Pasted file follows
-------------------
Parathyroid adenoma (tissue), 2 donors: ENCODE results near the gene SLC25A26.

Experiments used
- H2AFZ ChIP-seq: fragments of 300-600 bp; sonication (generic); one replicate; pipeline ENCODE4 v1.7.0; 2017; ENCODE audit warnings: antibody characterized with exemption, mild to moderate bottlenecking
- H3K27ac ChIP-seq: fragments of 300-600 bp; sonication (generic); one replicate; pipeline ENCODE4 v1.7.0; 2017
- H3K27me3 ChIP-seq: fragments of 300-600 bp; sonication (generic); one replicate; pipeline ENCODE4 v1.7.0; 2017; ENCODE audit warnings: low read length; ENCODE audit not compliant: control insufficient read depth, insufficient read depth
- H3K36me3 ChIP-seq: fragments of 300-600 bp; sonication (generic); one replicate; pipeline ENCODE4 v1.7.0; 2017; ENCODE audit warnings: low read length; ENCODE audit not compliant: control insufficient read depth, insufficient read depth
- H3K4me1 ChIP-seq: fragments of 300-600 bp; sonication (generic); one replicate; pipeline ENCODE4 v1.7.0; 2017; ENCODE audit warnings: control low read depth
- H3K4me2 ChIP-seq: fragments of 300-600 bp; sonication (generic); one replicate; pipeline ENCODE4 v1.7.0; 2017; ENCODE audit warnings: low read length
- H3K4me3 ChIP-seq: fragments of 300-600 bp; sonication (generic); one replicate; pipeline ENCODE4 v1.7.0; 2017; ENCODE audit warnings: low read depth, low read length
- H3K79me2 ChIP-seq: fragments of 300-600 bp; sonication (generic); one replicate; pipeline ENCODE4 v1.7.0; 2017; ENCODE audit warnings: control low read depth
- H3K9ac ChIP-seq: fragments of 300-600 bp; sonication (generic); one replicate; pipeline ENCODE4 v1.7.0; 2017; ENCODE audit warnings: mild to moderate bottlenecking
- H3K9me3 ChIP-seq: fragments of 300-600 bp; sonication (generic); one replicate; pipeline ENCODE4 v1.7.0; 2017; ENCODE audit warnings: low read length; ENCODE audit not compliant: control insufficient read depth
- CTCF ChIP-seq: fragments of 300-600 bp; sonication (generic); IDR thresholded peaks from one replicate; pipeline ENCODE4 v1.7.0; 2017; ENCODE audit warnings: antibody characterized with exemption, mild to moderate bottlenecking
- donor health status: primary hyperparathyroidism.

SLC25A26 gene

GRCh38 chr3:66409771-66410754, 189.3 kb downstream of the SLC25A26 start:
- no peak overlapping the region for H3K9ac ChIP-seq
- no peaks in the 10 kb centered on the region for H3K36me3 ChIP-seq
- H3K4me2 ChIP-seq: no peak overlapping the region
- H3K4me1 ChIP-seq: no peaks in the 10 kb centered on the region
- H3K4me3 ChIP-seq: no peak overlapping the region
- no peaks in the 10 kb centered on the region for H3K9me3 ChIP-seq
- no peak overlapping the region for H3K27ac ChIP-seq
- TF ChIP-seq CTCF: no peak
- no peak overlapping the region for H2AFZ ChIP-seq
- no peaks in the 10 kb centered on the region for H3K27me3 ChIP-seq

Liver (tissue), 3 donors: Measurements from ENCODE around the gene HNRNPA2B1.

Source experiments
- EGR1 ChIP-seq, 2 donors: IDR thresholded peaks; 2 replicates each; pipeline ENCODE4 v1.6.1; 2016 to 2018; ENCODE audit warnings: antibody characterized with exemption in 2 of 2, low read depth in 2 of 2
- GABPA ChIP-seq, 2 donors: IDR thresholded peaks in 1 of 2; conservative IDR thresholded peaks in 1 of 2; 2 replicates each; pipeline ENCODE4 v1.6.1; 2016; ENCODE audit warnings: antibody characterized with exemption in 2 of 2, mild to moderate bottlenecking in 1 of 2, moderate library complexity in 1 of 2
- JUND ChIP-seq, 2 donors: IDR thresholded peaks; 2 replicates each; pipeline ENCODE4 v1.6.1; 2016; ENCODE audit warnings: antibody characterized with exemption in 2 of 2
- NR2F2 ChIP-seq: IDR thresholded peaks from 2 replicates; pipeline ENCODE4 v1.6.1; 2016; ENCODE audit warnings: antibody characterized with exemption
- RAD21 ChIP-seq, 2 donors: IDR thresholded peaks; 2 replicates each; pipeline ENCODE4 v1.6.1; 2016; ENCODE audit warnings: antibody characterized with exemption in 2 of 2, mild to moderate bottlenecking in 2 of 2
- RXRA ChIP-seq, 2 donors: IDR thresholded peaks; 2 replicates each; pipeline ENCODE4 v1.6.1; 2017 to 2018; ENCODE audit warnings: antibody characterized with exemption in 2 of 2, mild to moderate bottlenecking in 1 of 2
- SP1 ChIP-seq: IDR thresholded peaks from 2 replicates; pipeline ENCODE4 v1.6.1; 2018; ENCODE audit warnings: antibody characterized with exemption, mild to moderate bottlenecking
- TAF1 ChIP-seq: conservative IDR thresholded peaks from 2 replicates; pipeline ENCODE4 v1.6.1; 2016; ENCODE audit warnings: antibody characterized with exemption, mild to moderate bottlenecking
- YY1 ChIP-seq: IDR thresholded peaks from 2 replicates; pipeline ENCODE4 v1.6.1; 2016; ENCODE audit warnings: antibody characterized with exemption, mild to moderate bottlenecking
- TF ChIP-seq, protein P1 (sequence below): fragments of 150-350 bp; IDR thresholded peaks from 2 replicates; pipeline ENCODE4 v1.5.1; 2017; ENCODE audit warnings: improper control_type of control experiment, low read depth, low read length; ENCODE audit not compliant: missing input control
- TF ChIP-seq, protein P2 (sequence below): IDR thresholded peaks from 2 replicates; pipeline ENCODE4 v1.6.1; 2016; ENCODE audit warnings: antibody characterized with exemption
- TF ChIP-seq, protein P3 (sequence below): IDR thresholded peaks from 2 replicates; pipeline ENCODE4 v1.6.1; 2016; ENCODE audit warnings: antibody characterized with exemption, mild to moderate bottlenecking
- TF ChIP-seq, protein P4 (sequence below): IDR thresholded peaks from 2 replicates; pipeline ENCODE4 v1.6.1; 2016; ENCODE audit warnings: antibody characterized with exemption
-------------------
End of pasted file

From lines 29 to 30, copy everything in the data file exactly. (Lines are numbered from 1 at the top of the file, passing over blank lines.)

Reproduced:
- EGR1 ChIP-seq, 2 donors: IDR thresholded peaks; 2 replicates each; pipeline ENCODE4 v1.6.1; 2016 to 2018; ENCODE audit warnings: antibody characterized with exemption in 2 of 2, low read depth in 2 of 2
- GABPA ChIP-seq, 2 donors: IDR thresholded peaks in 1 of 2; conservative IDR thresholded peaks in 1 of 2; 2 replicates each; pipeline ENCODE4 v1.6.1; 2016; ENCODE audit warnings: antibody characterized with exemption in 2 of 2, mild to moderate bottlenecking in 1 of 2, moderate library complexity in 1 of 2